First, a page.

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Modern Day Slavery in the UK


Oscar-winning picture of the year 12 Years a Slave by accomplished British Director Steve McQueen attempts to tell how the brutal enforced capture of human beings was something that society at the time did not quickly recognise as wrong. However some of the critics of 12 Years a Slave have a negative view of the re-telling of a period in history which views people in this negative way.

But in reality slavery has not gone away and so this film is not a re-telling but a snap shot in time about something being reported currently as affecting many people. The autobiography of Solomon Northup represented in 12 Years a Slave; a person kidnapped and sold into slavery is an experience some people  are unfortunately experiencing currently. Today is better known as “trafficking” but the details of the terrifying actions and enforcement tell us that it is Modern Slavery.

The media may only recently be bringing the issue to light, but ‘Modern Slavery’ or ‘Trafficking’ has been a steady and significant issue in the UK for many decades.  It is seen as a serious crime in the UK, with new legislation being developed now in order to tackle it. With Social Work supposedly at the front line of this issue, how is it that Modern Slavery information and guidance is not provided, not mentioned and not prepared for across the board for social workers?

Adults and Children are trafficked into the UK on a daily basis and for many different reasons. They may be brought here from overseas for sexual exploitation, forced labour, domestic servitude or even to be a criminal- forced to engage in benefit fraud, etc. Many adults and children already live in the UK and are taken from their towns and cities to work elsewhere- in the UK and the rest of the world. This serious problem is a reality for so many, however even those lucky enough to escape their captors face further troubles from the Police or Border Agencies.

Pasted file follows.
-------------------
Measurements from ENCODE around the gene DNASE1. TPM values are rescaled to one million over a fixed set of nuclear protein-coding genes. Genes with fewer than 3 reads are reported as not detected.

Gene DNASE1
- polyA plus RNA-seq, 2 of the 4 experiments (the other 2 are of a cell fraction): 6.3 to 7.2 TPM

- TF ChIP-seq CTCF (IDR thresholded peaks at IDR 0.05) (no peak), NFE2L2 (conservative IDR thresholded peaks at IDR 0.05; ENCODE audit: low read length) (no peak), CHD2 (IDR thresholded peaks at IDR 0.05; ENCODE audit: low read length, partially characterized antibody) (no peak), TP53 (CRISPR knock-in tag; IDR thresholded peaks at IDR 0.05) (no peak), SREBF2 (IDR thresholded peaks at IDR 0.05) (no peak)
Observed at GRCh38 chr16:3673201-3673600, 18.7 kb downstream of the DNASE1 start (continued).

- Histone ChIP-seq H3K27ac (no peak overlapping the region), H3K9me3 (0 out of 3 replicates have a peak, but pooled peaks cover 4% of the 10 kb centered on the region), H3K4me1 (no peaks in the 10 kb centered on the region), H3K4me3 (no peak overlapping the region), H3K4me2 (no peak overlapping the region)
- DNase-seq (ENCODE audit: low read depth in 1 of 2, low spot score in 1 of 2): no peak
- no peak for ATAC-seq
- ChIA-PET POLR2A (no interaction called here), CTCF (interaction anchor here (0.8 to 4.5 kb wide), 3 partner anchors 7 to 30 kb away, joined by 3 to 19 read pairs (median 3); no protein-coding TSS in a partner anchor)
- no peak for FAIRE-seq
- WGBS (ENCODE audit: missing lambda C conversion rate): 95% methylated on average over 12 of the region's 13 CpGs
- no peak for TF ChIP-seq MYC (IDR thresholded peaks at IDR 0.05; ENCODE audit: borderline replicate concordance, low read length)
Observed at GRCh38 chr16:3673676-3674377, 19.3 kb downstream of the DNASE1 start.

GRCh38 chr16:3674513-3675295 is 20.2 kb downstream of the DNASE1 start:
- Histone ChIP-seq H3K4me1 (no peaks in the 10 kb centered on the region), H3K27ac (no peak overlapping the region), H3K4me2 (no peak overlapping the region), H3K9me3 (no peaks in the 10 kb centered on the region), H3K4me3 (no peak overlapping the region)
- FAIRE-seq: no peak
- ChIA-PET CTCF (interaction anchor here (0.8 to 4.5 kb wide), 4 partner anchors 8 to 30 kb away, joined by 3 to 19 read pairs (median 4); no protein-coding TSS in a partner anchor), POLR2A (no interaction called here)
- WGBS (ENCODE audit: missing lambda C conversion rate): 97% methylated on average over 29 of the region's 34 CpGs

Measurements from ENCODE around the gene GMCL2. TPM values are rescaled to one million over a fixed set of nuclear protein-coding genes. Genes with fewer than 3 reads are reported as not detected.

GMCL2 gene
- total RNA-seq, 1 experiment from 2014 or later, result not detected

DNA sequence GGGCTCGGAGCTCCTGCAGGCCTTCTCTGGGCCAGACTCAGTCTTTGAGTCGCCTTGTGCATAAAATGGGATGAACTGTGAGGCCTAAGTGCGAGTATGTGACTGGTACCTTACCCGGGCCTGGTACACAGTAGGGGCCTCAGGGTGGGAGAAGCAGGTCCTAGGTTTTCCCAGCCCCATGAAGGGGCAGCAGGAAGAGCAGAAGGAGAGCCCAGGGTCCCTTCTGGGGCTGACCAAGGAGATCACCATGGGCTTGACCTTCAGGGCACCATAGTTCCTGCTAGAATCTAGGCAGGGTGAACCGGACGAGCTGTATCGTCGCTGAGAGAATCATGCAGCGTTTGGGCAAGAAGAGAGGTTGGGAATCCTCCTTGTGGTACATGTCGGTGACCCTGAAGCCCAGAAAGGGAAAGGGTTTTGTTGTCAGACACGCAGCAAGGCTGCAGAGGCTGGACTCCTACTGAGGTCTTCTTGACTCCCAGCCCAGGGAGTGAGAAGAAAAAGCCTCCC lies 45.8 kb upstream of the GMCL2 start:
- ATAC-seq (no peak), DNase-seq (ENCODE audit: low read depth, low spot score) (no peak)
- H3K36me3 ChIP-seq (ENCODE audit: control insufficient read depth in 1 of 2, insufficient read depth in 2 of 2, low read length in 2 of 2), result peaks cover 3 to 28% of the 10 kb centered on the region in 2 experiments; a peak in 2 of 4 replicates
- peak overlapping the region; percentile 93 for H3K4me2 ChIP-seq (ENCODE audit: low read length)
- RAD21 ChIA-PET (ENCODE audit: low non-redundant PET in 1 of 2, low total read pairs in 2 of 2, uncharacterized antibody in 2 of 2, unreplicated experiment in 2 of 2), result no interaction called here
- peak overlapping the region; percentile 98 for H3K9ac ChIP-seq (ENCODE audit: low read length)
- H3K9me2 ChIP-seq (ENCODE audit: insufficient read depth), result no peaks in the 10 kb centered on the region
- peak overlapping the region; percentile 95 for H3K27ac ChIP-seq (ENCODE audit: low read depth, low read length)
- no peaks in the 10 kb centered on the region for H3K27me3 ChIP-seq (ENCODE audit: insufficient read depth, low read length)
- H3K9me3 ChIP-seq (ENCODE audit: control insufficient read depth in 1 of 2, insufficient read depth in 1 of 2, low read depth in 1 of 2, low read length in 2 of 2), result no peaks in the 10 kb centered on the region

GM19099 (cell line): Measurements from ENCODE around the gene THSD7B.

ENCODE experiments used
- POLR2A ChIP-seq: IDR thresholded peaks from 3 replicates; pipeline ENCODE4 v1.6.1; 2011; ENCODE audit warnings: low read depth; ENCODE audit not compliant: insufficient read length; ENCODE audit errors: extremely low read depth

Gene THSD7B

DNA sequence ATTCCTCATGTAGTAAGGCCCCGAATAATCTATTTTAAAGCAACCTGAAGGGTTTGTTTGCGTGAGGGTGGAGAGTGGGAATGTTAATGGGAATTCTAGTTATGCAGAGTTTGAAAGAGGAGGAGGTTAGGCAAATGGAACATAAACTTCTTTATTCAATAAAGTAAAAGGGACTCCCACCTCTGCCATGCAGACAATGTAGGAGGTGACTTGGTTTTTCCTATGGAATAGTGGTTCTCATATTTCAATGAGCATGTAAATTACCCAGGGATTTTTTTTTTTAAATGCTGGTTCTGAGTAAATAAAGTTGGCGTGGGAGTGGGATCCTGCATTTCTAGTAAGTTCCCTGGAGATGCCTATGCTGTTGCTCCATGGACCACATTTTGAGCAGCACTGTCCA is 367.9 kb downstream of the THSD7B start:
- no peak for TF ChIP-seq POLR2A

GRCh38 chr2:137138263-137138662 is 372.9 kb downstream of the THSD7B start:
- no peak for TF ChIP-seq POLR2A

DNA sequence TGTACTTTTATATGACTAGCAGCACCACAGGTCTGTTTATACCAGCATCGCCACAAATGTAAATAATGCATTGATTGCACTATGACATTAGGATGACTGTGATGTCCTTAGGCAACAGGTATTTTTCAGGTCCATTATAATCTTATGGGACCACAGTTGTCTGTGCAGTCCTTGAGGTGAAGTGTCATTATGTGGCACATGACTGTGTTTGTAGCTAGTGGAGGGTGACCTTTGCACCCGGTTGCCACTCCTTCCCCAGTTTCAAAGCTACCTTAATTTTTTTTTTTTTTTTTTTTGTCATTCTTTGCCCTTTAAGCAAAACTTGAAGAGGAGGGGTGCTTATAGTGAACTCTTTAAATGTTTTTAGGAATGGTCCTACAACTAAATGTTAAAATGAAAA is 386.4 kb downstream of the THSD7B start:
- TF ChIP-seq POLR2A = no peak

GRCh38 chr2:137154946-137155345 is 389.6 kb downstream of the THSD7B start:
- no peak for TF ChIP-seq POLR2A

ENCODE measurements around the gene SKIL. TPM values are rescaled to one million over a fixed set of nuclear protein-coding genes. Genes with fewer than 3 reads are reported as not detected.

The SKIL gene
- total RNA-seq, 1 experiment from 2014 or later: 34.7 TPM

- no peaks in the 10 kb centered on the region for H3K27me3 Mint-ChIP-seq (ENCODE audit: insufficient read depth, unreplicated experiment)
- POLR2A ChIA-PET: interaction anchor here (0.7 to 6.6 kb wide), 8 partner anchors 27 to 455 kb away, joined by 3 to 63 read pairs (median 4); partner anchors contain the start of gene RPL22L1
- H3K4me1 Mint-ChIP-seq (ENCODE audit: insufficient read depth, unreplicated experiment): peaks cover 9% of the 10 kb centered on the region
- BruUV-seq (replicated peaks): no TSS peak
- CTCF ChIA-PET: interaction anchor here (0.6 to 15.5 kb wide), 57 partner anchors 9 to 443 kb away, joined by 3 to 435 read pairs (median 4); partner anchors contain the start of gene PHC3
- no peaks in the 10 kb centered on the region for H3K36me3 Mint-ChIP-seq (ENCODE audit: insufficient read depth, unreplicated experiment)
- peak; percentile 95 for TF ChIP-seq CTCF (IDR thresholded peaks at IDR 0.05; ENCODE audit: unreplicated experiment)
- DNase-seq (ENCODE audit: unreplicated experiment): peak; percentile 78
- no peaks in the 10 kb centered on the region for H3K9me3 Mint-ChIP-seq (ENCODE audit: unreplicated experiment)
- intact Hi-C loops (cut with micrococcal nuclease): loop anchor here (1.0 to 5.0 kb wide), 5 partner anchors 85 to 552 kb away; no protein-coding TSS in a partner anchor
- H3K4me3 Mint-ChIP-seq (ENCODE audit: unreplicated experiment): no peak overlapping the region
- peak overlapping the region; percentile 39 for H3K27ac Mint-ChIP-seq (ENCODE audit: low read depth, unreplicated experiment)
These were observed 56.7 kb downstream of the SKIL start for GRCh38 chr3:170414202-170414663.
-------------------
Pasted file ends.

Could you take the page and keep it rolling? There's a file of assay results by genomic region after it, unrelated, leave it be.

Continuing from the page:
Those who contact the authorities for help are often arrested for being Illegal Immigrants, treated like criminals and not offered support and advice on what has happened to them. The brain-washing and disorientation of Modern Slavery means many people find it difficult both physically and psychologically to leave their captors, and even more difficult to understand that they are a victim.

The problems lie in the lack of information and awareness provided not only to the public, but to the agencies who deal with immigration and trafficking, especially those in Social Work. The shocking truth is that no Modern Slavery appears in any Social Work curriculum before graduation, and no training is provided thereafter. How we can be expected to tackle these issues with no information as a simple answer- we cannot.

Social Workers need training to be able to identify the signs of abuse and should be provided with more in-depth training to tackle Modern Slavery when they encounter it. The ‘Widespread Ignorance’ of the National Referral Mechanism must be acknowledged and changed. The Mechanism is the National Framework for ‘identifying victims of trafficking and providing appropriate support.’

Current recommendations from the reports released suggest that additional training must be provided to all involved, including social workers, border agencies and police. Modern Slavery must be added to the curriculum of study for all graduates of Social Work and also that a Modern Slavery Act needs to be established to abolish the mistreatment of those who have suffered and protect them from prosecution if they have been brought into this country by force. Read The Draft Modern Slavery Bill  published in the UK on 16th December 2013

Written by Gradle Gardner-Martin

Gradle Gardner Martin is a UK registered Social Worker, and the owner of Continuing Professional Development Social Work Training an online membership site for Locum Social Workers and Independent Social Workers.
She also runs an Online Direct Work Equipment Company called Elevate Elevatefor parents, foster carers and social workers to engage with children and adults.

She has been a qualified social work practitioner 27 years and has supervised and managed large areas of front line social work practice.

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